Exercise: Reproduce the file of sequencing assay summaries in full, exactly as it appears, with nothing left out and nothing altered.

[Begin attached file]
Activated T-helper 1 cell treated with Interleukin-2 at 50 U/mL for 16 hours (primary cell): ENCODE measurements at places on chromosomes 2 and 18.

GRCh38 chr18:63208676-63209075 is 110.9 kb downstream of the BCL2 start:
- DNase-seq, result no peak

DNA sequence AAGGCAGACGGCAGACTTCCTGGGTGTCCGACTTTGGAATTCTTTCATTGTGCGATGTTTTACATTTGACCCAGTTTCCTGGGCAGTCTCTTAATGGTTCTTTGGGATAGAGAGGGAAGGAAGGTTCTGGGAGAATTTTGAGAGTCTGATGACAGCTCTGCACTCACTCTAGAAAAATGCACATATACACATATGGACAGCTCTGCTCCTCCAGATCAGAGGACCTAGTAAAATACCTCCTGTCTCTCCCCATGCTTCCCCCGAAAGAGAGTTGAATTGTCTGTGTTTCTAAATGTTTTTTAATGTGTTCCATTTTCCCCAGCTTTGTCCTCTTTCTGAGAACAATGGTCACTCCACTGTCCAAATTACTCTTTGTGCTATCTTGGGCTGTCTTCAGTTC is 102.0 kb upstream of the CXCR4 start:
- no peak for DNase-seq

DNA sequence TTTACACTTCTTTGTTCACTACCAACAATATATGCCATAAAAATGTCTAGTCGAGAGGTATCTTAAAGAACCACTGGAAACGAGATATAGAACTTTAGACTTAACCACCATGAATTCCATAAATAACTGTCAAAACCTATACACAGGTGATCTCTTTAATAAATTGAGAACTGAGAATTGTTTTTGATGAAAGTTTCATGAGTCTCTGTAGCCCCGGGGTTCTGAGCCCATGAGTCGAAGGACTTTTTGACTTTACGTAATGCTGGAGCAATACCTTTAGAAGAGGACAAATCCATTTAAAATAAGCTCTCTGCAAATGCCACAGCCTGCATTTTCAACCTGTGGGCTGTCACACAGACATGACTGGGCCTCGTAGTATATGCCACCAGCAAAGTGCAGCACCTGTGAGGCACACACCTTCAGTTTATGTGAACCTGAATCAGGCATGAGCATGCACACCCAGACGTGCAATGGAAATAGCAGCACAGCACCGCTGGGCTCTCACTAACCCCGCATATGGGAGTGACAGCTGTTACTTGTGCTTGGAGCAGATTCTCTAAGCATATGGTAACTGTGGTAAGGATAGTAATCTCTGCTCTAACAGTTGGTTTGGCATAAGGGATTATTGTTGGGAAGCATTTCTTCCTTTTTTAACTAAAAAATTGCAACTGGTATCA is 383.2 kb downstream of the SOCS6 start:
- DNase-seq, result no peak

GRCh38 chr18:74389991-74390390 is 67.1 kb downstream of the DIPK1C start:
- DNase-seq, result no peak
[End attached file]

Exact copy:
Activated T-helper 1 cell treated with Interleukin-2 at 50 U/mL for 16 hours (primary cell): ENCODE measurements at places on chromosomes 2 and 18.

GRCh38 chr18:63208676-63209075 is 110.9 kb downstream of the BCL2 start:
- DNase-seq, result no peak

DNA sequence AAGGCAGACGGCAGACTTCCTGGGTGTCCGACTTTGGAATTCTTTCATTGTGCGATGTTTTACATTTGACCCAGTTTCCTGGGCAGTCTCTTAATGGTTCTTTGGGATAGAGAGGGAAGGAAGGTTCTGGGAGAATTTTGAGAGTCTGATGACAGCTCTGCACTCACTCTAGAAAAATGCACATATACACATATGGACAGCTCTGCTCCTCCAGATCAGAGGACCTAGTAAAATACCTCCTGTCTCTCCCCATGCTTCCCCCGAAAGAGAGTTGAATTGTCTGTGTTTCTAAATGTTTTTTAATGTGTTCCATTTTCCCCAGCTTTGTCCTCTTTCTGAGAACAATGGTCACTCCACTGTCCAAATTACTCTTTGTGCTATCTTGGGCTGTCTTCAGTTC is 102.0 kb upstream of the CXCR4 start:
- no peak for DNase-seq

DNA sequence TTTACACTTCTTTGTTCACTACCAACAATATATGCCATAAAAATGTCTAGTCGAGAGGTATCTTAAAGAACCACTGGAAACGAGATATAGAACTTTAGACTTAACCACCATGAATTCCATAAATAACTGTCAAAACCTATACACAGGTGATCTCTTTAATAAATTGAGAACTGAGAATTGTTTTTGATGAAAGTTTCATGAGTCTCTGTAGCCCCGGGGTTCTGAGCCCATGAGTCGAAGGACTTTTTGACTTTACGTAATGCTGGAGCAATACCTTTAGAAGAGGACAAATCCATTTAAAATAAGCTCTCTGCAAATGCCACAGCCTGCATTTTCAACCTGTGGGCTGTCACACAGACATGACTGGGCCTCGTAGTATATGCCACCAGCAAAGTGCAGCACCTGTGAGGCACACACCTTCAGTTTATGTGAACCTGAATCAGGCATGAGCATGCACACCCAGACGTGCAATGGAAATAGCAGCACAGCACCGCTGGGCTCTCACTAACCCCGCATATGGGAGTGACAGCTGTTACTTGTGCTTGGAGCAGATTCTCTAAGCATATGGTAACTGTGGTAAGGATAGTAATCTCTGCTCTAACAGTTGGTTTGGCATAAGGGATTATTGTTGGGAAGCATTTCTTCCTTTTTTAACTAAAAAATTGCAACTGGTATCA is 383.2 kb downstream of the SOCS6 start:
- DNase-seq, result no peak

GRCh38 chr18:74389991-74390390 is 67.1 kb downstream of the DIPK1C start:
- DNase-seq, result no peak